To bolster their case, critics of the agreement cite various experts who see a smoking gun in the form of evidence that Iran and North Korea already cooperate closely on both nuclear matters and missile technology. John Bolton, a former ambassador to the UN, has even asserted that if North Korea retains its nuclear-weapons arsenal, along with developing reliable ballistic missiles, Tehran could have the same capabilities “the next day” simply by “writing a check” to Kim Jong-un.
Using North Korea’s behavior as an excuse to trash the nuclear agreement with Iran is at best a dangerously simplistic reaction. Although hawks typically insist that their goal is to replace the current version with a better, stronger one that more effectively reins in Tehran’s supposed nuclear ambitions, at least some hardliners clearly want U.S. military action against Iran. That course would be extraordinarily reckless. Shredding the agreement even without the follow up of preemptive strikes would needlessly escalate tensions throughout the Middle East.
Admittedly, there is a risk that Iran could venture down the same path as North Korea toward the goal of a nuclear-weapons capability. But hawks learn the wrong lesson from Pyongyang’s behavior. Given the way Washington has treated such nonnuclear adversaries as Serbia, Iraq and Libya, North Korea’s desire for a nuclear deterrent is hardly irrational. Belligerent rhetoric coming from influential figures such as John McCain, Tom Cotton and Lindsey Graham (and their neoconservative allies) heightens the Kim regime’s paranoia. To a considerable extent, the United States has brought this problem on itself. Explicitly repudiating the goal of forcible regime change toward countries that are on bad terms with Washington might help reduce the incentive of those governments to develop nuclear arsenals.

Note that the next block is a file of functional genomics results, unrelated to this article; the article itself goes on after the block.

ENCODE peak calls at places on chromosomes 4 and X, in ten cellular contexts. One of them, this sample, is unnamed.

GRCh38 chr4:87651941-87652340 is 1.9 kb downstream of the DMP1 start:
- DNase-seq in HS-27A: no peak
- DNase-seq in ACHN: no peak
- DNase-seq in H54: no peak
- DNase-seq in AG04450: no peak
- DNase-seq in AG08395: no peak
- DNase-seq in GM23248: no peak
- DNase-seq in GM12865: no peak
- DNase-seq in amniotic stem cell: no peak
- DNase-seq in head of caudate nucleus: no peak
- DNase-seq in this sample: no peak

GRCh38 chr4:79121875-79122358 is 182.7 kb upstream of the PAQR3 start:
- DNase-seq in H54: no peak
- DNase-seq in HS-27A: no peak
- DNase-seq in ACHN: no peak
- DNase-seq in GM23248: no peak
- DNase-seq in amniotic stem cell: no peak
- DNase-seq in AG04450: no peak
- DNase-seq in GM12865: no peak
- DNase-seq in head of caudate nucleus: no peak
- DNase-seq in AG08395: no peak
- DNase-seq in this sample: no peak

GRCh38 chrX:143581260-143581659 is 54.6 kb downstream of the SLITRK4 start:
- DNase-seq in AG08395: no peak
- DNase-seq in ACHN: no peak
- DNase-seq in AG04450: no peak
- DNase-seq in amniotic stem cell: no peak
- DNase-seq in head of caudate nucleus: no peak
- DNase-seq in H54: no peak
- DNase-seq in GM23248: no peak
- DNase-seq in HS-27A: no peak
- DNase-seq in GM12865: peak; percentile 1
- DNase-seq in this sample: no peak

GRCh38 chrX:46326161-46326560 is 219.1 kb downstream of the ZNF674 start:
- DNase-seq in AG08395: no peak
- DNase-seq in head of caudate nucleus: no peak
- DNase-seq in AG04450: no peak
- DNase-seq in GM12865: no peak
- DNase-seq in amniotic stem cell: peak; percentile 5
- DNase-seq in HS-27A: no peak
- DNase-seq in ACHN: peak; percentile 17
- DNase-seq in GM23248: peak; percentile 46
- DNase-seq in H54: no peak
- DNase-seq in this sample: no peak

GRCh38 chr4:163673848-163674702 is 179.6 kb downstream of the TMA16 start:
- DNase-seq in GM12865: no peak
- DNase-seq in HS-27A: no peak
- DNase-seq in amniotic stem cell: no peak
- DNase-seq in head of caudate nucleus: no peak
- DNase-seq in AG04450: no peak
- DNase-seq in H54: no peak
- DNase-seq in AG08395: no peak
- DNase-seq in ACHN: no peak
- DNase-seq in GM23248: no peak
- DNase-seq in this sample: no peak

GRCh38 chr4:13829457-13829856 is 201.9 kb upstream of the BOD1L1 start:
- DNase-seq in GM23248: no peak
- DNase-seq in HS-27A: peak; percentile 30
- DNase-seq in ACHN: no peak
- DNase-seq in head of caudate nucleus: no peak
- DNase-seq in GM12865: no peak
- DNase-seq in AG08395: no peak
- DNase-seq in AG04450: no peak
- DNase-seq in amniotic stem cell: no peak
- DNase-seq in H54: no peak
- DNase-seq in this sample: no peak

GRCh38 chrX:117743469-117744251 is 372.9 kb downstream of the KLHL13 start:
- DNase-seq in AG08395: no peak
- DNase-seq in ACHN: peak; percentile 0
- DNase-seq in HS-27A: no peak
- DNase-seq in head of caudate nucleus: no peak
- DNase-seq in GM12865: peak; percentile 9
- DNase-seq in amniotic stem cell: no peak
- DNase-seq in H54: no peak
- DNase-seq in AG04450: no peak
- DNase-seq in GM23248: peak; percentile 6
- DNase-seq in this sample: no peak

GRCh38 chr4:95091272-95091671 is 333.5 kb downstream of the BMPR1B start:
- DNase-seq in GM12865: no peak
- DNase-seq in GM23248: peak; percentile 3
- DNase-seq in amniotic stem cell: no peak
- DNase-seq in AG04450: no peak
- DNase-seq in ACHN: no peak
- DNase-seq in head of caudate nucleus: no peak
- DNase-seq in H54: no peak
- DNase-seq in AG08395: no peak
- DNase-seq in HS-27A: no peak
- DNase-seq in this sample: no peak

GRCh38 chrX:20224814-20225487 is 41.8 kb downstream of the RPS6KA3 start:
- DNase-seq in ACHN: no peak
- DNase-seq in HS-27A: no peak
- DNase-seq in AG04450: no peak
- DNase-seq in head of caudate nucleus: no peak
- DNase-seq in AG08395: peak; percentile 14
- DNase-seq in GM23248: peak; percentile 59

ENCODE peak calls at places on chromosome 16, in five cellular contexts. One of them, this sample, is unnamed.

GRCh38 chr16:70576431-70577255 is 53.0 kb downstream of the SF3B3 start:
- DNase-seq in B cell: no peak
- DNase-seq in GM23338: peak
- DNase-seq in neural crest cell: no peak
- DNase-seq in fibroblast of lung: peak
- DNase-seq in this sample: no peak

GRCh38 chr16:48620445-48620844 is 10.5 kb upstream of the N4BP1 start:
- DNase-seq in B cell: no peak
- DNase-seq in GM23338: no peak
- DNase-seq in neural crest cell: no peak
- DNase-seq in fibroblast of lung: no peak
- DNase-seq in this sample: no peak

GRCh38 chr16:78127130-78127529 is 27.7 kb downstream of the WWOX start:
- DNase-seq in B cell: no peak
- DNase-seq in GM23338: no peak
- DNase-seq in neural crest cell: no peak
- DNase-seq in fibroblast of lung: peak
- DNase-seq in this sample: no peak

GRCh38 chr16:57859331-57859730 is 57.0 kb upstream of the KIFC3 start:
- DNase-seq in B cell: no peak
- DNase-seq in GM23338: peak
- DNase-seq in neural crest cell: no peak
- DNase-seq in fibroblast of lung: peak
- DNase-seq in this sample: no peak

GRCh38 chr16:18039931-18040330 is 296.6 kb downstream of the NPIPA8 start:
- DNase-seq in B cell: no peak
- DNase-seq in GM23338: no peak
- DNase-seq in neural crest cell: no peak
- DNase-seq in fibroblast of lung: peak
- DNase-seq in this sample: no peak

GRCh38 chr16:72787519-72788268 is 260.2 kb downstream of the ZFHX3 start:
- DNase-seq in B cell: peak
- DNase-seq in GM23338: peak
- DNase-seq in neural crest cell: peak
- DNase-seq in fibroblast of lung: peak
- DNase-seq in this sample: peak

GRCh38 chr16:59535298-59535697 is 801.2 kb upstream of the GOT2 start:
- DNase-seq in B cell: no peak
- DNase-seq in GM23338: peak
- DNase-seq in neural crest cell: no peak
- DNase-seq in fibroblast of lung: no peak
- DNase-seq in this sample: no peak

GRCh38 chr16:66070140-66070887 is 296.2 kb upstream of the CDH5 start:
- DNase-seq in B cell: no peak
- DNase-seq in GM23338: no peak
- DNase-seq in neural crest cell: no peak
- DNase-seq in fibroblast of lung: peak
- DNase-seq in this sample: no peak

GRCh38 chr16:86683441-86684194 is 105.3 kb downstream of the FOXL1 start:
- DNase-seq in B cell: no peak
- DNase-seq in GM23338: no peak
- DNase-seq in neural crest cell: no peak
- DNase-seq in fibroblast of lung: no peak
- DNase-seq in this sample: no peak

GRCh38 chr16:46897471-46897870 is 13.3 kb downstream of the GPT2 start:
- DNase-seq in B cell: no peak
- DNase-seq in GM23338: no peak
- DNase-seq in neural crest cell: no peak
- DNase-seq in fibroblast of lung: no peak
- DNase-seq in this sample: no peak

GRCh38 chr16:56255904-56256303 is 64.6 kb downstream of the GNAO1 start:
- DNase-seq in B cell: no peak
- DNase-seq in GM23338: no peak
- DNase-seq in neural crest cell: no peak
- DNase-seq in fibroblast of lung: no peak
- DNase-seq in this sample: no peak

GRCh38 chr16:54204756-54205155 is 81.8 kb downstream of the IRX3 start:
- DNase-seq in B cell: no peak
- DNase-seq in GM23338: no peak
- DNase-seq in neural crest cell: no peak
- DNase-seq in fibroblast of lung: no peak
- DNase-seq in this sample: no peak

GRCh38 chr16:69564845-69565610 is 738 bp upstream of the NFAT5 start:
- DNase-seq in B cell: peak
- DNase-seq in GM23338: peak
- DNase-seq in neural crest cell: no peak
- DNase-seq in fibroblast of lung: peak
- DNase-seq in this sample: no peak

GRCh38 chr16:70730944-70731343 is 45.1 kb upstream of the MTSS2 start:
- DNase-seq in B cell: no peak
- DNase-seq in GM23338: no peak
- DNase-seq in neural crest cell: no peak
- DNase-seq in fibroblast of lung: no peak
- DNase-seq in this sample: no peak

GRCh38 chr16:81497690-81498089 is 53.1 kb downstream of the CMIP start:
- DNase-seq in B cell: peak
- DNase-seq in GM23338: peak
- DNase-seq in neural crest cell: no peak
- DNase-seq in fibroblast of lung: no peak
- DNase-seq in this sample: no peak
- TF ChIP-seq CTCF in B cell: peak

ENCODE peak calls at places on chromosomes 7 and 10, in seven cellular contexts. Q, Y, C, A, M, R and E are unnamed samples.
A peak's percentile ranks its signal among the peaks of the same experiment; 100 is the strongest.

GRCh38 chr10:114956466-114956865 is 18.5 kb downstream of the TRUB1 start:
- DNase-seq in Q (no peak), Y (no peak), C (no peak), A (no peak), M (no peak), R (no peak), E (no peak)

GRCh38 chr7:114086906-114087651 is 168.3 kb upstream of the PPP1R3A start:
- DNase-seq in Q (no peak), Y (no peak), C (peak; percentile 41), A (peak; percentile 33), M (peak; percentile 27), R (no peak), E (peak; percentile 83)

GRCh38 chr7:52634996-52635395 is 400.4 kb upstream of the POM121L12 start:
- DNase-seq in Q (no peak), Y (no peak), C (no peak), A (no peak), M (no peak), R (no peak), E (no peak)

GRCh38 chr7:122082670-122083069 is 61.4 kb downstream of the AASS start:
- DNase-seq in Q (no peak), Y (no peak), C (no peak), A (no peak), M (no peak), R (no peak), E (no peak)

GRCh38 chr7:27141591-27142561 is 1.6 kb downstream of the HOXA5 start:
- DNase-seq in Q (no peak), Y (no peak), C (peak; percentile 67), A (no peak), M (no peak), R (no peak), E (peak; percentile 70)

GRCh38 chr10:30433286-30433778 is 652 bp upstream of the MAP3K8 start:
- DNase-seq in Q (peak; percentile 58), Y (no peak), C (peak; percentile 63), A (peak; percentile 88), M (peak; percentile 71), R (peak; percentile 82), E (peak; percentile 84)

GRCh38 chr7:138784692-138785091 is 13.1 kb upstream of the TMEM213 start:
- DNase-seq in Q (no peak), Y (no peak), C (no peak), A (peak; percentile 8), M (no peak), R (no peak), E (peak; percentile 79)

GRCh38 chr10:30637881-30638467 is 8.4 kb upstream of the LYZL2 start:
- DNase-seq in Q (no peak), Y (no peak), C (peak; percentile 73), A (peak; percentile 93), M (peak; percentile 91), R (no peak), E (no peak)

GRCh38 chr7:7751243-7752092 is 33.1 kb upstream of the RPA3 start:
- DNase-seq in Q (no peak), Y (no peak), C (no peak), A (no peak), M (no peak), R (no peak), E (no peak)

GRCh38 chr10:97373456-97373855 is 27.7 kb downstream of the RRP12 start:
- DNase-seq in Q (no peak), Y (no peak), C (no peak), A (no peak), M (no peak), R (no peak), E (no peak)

Finally, even if the United States continues its misguided, sterile policy of isolating North Korea, much less embracing the perilous option of resorting to war, the adverse consequences of adopting the same tactics toward Iran would be much worse. North Korea is an obnoxious little state, but it has little significance beyond its immediate neighborhood. In terms of being an economic power, Pyongyang is a joke, and its political or diplomatic appeal scarcely reaches that level.
Matters are quite different with Iran. Like it or not, that country is a major diplomatic, military and economic player throughout the Middle East—and even into Central and Southwest Asia. As the principal representative of Islam’s Shia branch, Tehran exercises considerable influence in such countries as Iraq, Lebanon, Syria, Bahrain and Yemen. Trying to isolate Iran has been—and will continue to be—an exercise in futility. And launching a military attack on that country would trigger another disastrous war in the Middle East. The course with which the Trump administration seems to be flirting should be avoided at all costs. The president must not listen to the siren call of reckless hawks who have been wrong about so many different issues.
Ted Galen Carpenter, a senior fellow at the Cato Institute and a contributing editor at the National Interest, is the author of ten books, the contributing editor of ten books and the author of more than 650 articles on international affairs.